SCOTT A. MEYERSON, Esq. LIKES MEYERSON HATCH LLC 444 Regency Parkway Drive, Suite 100 Omaha, Nebraska 68114 NOTICE OF ORGANIZATION OF SHMILY WOODS LLC Notice is hereby given that Shmily Woods LLC, a Nebraska limited liability company, has been organized under the laws of the State of Nebraska. The street and mailing address of the Company’s initial designated office is 14918 Burt Drive, Omaha, Nebraska 68154. The street and mailing address of the Company’s initial agent for service of process is 14918 Burt Drive, Omaha, Nebraska 68154 and the Company’s initial agent for service of process at such address is Pam Hagge. First publication September 25, 2020, final October 9, 2020

NOTICE OF ORGANIZATION OF THE BEDINGERS, LLC Notice is hereby given that The Bedingers, LLC, has been organized as a limited liability company under Nebraska laws, with its designated office at 2566 Farnam St, Ste. 301, Omaha, NE 68131. The initial agent of The Bedingers, LLC is Northwest Registered Agent Services Inc., 530 S. 13th St, Ste. 100, Lincoln, NE 68508. The limited liability company commenced business on July 02, 2020. First publication September 25, 2020, final October 9, 2020

NOTICE OF ORGANIZATION OF THE BEDINGERS, LLC Notice is hereby given that The Bedingers, LLC, has been organized as a limited liability company under Nebraska laws, with its designated office at 2566 Farnam St, Ste. 301, Omaha, NE 68131. The initial agent of The Bedingers, LLC is Northwest Registered Agent Services Inc., 530 S. 13th St, Ste. 100, Lincoln, NE 68508. The limited liability company commenced business on July 02, 2020. First publication September 25, 2020, final October 9, 2020

Notice of LLC Dissolution Pursuant to Neb. Rev. Stat. § 21-150 (RULLCA 704), please be advised that Good is Wood, LLC, doing business at 166625 Jackson Street, Omaha, NE 68118 has been dissolved by mutual consent of the members as of September 30, 2020. 1. All claims against the assets of the limited liability company must be made in writing and include the claim amount, basis and origination date. 2. All claims must be sent to the Registered Agent: Matthew J. Bock, 9802 Nicholas Street, #115, Omaha, NE 68114. 3. All claims against the company are barred unless an action to enforce the claim is commenced within five years after the publication date of the third required notice. Dated: September 28, 2020. By: Matthew J. Bock, Registered Agent First publication October 2, 2020, final October 16, 2020 NOTICE OF PUBLICATION TO: SHARLAY THOMPSON You are hereby notified that on, 06/15/20, the Plaintiff, Credit Management Services, Inc., filed a Complaint in the COUNTY Court of DOUGLAS County, Nebraska against you shown as Case Number CI20 -10570. The object and prayer of which is a judgment in the amount of $500.00, plus court costs and prejudgment interest and attorney fees, if applicable. The Complaint prays that judgment be entered against you. You are hereby notified that you must answer the petition on or before November 15, 2020, at the COUNTY Court of DOUGLAS County, OMAHA, Nebraska. BY: MEGAN L BISCHOFF, #25206 P.O. Box 1512 Grand Island, Nebraska 68802 308 398-3801 Attorney for the Plaintiff First publication October 2, 2020, final October 16, 2020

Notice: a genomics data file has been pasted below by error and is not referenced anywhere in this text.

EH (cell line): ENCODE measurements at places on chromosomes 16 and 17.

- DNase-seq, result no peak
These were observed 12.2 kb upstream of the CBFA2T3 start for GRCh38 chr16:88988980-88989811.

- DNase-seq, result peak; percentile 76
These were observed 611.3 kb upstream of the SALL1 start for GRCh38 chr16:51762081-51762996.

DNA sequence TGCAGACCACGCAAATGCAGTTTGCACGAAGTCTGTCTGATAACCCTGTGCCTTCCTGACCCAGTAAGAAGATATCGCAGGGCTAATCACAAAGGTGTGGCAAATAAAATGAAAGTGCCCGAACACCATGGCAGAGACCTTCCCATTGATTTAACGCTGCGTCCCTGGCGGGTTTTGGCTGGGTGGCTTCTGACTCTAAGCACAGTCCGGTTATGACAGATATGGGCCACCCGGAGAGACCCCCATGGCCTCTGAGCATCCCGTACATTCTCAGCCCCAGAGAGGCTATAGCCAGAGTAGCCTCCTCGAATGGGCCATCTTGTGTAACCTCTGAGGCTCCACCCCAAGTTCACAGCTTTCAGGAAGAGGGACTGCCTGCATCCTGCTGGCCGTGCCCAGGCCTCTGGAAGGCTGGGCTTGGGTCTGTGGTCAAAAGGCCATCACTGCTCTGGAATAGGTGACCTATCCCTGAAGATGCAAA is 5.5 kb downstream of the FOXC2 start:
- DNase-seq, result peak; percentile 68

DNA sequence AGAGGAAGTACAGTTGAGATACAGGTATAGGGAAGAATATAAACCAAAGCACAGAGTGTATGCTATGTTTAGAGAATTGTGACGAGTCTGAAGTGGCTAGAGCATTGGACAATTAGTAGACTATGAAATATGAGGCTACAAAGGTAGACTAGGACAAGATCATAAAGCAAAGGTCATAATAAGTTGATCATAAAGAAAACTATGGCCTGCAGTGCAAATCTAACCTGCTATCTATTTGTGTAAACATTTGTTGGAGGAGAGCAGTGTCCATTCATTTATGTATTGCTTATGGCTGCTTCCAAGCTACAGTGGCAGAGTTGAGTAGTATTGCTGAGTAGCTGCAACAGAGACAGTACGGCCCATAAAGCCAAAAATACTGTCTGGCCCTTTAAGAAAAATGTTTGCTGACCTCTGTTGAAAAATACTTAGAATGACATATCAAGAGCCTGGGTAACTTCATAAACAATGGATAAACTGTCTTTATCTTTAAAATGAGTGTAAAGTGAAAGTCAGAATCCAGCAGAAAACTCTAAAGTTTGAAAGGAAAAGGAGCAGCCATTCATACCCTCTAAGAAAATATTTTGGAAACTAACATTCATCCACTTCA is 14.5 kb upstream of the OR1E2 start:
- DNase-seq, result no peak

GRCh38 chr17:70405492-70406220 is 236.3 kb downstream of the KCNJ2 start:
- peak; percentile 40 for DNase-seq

NOTICE OF ORGANIZATION OF GCP III PRESTON TRAIL GP, LLC NOTICE IS HEREBY GIVEN that GCP III Preston Trail GP, LLC (the “Company”) has been organized under the laws of the State of Nebraska. The Designated Office Address of the Company is 10340 North 84th Street, Omaha, Nebraska 68122. The Registered Agent of the Company is Zachary A. Wiegert, 10340 North 84th Street, Omaha, Nebraska 68122. First publication October 2, 2020, final October 16, 2020

KOLEY JESSEN P.C., L.L.O., Attorneys 1125 South 103rd Street, Suite 800, One Pacific Place Omaha, Nebraska 68124-1079 NOTICE OF INCORPORATION OF KJF HOLDINGS, INC. 1. The name of the Corporation is KJF Holdings, Inc. 2. The Corporation is authorized to issue 10,000 Shares having a par value of $1.00 each. 3. The Registered Office of the Corporation is: 1125 S 103rd Street, Suite 800, Omaha, Douglas County, Nebraska 68124, and the Registered Agent at such address is Koley Jessen P.C., L.L.O. 4. The corporate existence began on September 28, 2020, when Articles of Incorporation were filed with the Nebraska Secretary of State. 5. The name and address of the Incorporator is: Teresa Beaufait, 1125 South 103rd Street, Suite 800, Omaha, Douglas County, Nebraska 68124. First publication October 9, 2020, final October 23, 2020